1. First of all, you need to download the custom ROM firmware file on your computer – you can use any firmware you want.
  2. Do note that most of the custom ROMs aren’t including Google Apps so you will have to download the package separately.
  3. Place these files on your computer, preferable on desktop.
  4. Install CWM recovery on your Samsung Galaxy S5.
  5. Then, connect your Galaxy S5 with your computer by plugging in the USB cable.
  6. Take the downloaded files from your computer and place the same on your smartphone’s SD card.
  7. Unplug the USB cable and disconnect your devices.
  8. Enter recovery mode on Galaxy S5.
  9. From recovery first wipe the system; in order to do so select “wipe data factory reset”.
  10. Moreover select “wipe cache partition”; then pick “advance” and choose “wipe dalvick cache”.
  11. Go back to recovery and select “install zip from SD card” and “choose zip from SD card”.
  12. Then select the Android firmware file and flash the update on your Samsung Galaxy S5.
  13. Don’t forget to install the Google Apps package by repeating the step from above.
  14. Don’t press anything while the process is running.
  15. In the end, go back to recovery and from main menu select “reboot system now”.

That was all, so now you know how to update Samsung Galaxy S5 with Android custom ROMs using CWM recovery. You can flash CM11, AOKP, ParanoidAndroid and any other custom ROM firmware by using this tutorial, so don’t hesitate and start updating your Galaxy S5. Also use the comments field from below for sharing your experience with us or for asking questions related to the present step by step guide.

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Andy Stevenson

Andy is a senior editor here on Android Flagship and you can surely rely on its experience as the Android subject is more than a hobby to him. Andy is currently focusing on developing dedicated and detailed tutorials, tips and tricks, so you will be able to find its work through the “how to” section of our website. Also, don’t hesitate and contact Andy if you have questions or if you want to hear a second opinion about anything that’s related to the Android OS.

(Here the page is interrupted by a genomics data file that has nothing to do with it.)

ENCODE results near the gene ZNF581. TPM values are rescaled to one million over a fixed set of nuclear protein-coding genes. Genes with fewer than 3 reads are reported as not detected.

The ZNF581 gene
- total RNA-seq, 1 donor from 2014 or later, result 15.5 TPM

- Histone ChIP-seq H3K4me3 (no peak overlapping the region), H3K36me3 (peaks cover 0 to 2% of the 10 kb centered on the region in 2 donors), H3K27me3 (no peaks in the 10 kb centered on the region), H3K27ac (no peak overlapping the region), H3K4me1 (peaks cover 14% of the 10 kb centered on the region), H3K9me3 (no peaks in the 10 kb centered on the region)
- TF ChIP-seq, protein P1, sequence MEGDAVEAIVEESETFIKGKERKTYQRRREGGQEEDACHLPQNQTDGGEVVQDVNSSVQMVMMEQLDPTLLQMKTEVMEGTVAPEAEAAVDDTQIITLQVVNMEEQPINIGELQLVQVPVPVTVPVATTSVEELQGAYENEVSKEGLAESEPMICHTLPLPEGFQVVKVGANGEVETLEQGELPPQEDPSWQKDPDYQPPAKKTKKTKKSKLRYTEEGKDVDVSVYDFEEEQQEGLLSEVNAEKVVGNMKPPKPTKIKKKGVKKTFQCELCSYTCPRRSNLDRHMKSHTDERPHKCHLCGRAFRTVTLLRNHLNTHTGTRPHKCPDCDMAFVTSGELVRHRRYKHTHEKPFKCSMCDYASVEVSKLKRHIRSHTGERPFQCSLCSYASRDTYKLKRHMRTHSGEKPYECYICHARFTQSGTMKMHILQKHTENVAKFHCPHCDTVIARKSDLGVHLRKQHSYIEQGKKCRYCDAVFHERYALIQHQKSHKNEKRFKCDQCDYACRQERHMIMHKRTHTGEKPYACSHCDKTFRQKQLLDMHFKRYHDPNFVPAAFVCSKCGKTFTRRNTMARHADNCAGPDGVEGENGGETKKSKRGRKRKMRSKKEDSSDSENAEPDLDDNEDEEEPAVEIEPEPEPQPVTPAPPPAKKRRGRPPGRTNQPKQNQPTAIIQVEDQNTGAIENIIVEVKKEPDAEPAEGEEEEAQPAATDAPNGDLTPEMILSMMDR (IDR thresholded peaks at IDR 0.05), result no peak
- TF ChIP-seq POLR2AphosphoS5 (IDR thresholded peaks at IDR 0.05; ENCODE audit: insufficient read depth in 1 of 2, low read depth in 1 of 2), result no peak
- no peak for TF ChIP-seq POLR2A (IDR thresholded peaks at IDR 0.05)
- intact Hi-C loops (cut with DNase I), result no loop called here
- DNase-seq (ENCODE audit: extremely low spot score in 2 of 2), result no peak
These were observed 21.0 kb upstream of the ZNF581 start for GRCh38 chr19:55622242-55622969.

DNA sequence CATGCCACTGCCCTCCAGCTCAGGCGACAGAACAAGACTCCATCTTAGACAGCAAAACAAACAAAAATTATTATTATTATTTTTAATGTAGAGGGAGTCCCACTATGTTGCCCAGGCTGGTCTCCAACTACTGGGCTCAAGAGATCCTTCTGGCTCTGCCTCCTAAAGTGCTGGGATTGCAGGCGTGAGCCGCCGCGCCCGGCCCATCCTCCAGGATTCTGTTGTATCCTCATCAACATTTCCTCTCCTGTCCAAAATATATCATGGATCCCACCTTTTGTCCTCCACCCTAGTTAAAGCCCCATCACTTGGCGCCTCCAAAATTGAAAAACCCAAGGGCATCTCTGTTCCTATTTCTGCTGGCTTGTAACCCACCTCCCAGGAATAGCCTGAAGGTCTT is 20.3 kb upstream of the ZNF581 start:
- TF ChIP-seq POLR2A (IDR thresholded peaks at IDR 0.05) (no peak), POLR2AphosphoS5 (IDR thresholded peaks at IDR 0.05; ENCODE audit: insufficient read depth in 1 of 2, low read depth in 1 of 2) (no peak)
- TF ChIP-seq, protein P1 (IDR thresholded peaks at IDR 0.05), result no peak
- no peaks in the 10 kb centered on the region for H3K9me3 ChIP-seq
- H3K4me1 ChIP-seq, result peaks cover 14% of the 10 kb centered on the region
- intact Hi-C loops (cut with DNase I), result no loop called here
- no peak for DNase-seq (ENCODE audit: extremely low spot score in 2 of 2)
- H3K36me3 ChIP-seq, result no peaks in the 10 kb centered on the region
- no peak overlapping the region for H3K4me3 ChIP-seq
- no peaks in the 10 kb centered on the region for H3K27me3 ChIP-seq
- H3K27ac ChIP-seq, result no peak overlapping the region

• So will the fingerprint and sensor on the back will become useless if I install cyanogen?

  • Brian

    has anyone tried this yet?

  • If this bricks my phone because it doesn’t work some i will be seeing you

    • tyler9097

      RealTalk meet CWM, CWM meet RealTalk. Brick your own phone at your own risk.

  • B Brad

    Er, step #12 mentions “flash the update on your Samsung Galaxy S4”. Is this post for the S4 or S5?

    • AndroidFlagship

      It’s about Samsung Galaxy S5.

      • Why, if there aren’t any custom roms for it yet?

        • You can install custom ROMs on Galaxy S5; for example you can flash Omega v1.2 on your phone. Also new custom ROMs will be developed for the S5. This is a general update tutorial that is compatible with the Galaxy S5, so you can use it anytime.

  • baboomerang

    ” unfortunately the warranty of your phone will get void. Anyway, don’t panic because the warranty can be anytime restored” – I would like to chime in to this deceptive wording of yours. Pay close attention now….. The Galaxy S5 has a CUSTOM LOCKED BOOTLOADER called Samsung Knox.
    It is locked and for the past 8 months, it hasn’t been unlocked at all. This bootloader flags your device with KNOX_VOID_WARRANTY = 0x1
    IF YOU HAVE MODIFIED IT, OR ATTEMPTED TO.
    if its 0x0 it means your device is still under warranty.
    if its set to 0x1 the flag is tripped and IS PERMANENT. IT CANNOT BE RESET. IT IS IMPOSSIBLE.
    Even if you restore to stock firmware, Phone Carriers and Samsung themselves will just look into the download mode of the device and see if you modified your device. Then they will reject warranty repair-replacement until you pay.
    Note: RESTORING TO STOCK FIRMWARE DOES NOT RESET THE FLAG.
    Don’t believe me? Google is your friend.

    I also forgot to mention the Galaxy S4, and the Note 3 have it as well.
    Please change your sentence stated in this article.